The Coronavirus (COVID-19) situation left yoga teachers and other fitness professionals unable to teach in-person classes so many of them moved online, and you know what… I have been loving it!
These classes have some major benefits over going to a yoga studio or gym. If you’ve experienced anxiety, body image issues or low self-esteem (like me) you may find it difficult to exercise in public. I’ve challenged myself over the years and found some classes I felt comfortable with, but it was terrifying at first. There’s quite some irony in going to an exercise class to help your physical and mental health, but it only makes you more anxious!
Online classes are more accessible for people with anxiety
Joining a group of people you don’t know, in a sweaty room, when you’ve got no clue what you’re doing, is NO FUN for many people (even those who don’t usually struggle with anxiety). Online classes mean you can stay in the comfort of your living room, with your video and sound off if you wish. You can still feel part of the class, but without feeling so exposed and vulnerable.
I’ve found online yoga and dance classes were so helpful for my mental health through the scary uncertainty of the COVID-19 situation. Having a dance and a giggle brings some silly fun into my life, whilst yoga reminds me to connect with my breath and stay grounded.
I’m always careful to make sure I choose leggings that are relatively clean and don’t have holes in them when I go to “real life” classes, but when I’m in a small box on the screen it’s less visible (well, I hope) and they certainly can’t smell me. Online classes also come with the ultimate relaxation – farting in downward dog and snoring in shavasana. All in your pyjamas if you wish.
As much as I’d be encouraging of you all to flaunt your stuff no matter what your size, I’m aware that we’ve all grown up in a society that tells us that fat is one of the worst things you can be. Even in the middle of a pandemic, many people seem more concerned about putting on weight. I’d say if you’re putting on weight at this time, then you’re pretty darned healthy! If you come out of this fatter, who cares? I recently wrote an article for the Metro about this called ‘So What if you Get Fat During the Coronavirus Lockdown.’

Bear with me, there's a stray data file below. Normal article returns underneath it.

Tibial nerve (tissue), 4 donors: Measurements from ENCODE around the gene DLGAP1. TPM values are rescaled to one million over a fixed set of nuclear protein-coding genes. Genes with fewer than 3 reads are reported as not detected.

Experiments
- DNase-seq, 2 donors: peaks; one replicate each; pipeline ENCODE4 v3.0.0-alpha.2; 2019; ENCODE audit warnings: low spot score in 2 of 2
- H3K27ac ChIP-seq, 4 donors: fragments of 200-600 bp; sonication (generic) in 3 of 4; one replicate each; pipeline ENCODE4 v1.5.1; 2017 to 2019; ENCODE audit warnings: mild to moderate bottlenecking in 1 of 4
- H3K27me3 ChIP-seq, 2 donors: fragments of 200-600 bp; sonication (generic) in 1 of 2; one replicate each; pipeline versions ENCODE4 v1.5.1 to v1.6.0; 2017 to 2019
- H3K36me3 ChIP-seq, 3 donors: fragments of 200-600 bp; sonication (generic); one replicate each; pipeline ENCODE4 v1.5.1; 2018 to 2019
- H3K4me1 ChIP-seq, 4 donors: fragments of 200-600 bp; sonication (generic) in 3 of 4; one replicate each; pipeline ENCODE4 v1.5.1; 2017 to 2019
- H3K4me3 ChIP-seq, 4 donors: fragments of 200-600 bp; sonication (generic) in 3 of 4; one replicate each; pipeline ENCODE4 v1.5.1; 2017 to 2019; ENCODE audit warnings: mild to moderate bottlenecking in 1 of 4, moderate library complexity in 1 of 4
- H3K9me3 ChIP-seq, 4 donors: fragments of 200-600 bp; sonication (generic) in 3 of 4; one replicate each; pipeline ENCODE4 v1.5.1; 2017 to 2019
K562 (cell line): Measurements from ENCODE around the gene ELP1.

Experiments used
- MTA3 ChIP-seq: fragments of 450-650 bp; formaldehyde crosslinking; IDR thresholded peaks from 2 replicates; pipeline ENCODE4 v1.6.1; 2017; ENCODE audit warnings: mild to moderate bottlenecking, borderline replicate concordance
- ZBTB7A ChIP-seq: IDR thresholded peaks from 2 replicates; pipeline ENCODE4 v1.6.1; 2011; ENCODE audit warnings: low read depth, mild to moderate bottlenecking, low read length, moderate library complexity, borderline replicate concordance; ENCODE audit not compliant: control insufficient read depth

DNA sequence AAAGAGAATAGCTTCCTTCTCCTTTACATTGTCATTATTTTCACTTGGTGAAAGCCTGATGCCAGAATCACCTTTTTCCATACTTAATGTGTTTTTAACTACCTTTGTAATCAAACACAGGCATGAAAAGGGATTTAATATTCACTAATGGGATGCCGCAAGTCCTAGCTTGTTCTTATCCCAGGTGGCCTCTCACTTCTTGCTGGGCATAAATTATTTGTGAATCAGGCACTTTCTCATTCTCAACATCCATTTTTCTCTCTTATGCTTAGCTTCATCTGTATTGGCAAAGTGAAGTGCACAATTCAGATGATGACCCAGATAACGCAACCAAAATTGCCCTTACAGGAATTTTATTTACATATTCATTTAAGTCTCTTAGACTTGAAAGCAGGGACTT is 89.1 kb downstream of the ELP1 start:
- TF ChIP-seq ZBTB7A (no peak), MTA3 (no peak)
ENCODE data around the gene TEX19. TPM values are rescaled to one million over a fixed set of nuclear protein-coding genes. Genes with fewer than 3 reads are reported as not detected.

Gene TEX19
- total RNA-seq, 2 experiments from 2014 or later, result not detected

I went to school during the reign of gym knickers and spent the whole of PE classes gripped with anxiety about how my thighs and stomach looked. I used to feel physically sick before Games and PE lessons because I was so anxious, and it made me really hate exercise later in life. I forced myself to go to the gym, but I again felt anxious, constantly worrying about being judged. It’s a sad fact that fat people are encouraged to work out but then laughed at when we do (even if the getting laughed at is indirectly, in the form of memes on social media for example). Weight stigma is so damaging to mental health and does not at all help fat people – it’s only making life worse for us.
It took me many years to pluck up the courage to go to yoga classes, and I’d still be anxious about going to a new one even now. It’s not easy being the biggest person in the room when you’re not feeling body confident. Online classes can help people start to enjoy exercise, shifting the focus to doing something good for themselves instead of it being about trying to look a certain way. Exercise should be fun, not a punishment. If you ever attend a class where the instructor is all ‘let’s burn those calories’ or ‘tone up those bingo wings’ then get the hell outta there. Fatphobic fitness instructors can jog on.
Online classes are cheaper
Most classes in my area normally cost £8 – £12 per class, whereas the ones I’ve done online are less than a fiver or free, which makes it way more accessible for people on low incomes (or no income). There are also YouTube classes that are free (one of my favourites is Yoga with Adriene) but supporting yoga teachers and fitness professionals is really important. They do an amazing job and they’ve got bills to pay, so pay them if you can!
A sense of community
Seeing all these little boxes on the screen filled with people from all different places, all moving together, creates a sense of being part of something intimate yet big. It’s nice seeing people in their own homes, there’s something quite personal and friendly about it. My lockdown highlight has been Disco Aerobics with Project HB. Funnily, I’ve never been to one of Carly’s classes in “real life” as I happened to meet her at an eating disorder event just before we went into lockdown. I instantly loved Carly’s energy and started following her (online, not literally following her – CREEPY). My first online disco aerobics class was hilarious, with Carly shouting “PUT THE BEER DOWN” at us all. I was well-behaved and stuck to the water… until the moment it finished when I poured a large glass of wine! We’re now called “disco burrowers” and, let’s face it, we’re pretty much a cult. A cult of LEGENDARY DISCO QUEENS!
I hope online classes will continue after lockdown, as well as “real life” ones, then we have the best of both! Online classes can be attended from anywhere in the world, time dependant of course – I doubt you’d want to get up at 3am for a dance but hey, you might. Online classes make exercise more accessible for everyone – people with disabilities who might find it tricky to access an in-person class or gym, people with anxiety, people struggling with body or gender dysmorphia, people who have been through trauma, those on low incomes… and anyone who doesn’t feel safe going to a class for any other reason. ACCESSIBILITY and INCLUSION is so important. Everyone deserves to feel good about their body.